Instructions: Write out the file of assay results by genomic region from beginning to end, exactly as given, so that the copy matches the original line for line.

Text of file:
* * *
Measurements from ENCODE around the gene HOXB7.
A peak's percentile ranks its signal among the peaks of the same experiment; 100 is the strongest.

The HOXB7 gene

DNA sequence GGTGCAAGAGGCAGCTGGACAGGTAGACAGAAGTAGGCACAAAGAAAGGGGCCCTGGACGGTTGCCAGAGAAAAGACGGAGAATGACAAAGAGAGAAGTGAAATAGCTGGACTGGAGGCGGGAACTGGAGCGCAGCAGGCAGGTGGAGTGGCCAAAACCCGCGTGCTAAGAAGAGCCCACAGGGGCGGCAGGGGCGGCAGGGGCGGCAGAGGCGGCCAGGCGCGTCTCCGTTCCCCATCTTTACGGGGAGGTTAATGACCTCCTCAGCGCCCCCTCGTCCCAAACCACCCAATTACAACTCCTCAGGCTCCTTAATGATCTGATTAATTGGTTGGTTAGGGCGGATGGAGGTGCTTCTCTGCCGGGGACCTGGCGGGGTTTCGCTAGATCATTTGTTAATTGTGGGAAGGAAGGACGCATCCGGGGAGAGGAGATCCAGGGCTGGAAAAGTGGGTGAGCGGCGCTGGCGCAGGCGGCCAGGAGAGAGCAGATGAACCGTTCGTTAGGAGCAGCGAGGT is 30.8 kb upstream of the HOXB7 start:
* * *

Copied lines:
Measurements from ENCODE around the gene HOXB7.
A peak's percentile ranks its signal among the peaks of the same experiment; 100 is the strongest.

The HOXB7 gene

DNA sequence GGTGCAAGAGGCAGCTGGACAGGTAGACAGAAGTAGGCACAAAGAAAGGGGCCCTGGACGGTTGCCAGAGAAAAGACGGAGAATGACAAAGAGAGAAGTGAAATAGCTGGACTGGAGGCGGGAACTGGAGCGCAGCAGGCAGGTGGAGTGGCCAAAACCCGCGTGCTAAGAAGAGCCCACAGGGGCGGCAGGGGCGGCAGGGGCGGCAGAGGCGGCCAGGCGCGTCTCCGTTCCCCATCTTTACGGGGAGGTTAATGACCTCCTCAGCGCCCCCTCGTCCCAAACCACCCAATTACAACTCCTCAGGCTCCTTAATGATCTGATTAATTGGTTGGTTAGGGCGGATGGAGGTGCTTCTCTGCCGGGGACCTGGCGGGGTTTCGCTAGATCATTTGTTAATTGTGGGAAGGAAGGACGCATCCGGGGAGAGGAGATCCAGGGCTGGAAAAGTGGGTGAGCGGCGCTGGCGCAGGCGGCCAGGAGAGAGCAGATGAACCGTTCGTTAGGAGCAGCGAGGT is 30.8 kb upstream of the HOXB7 start: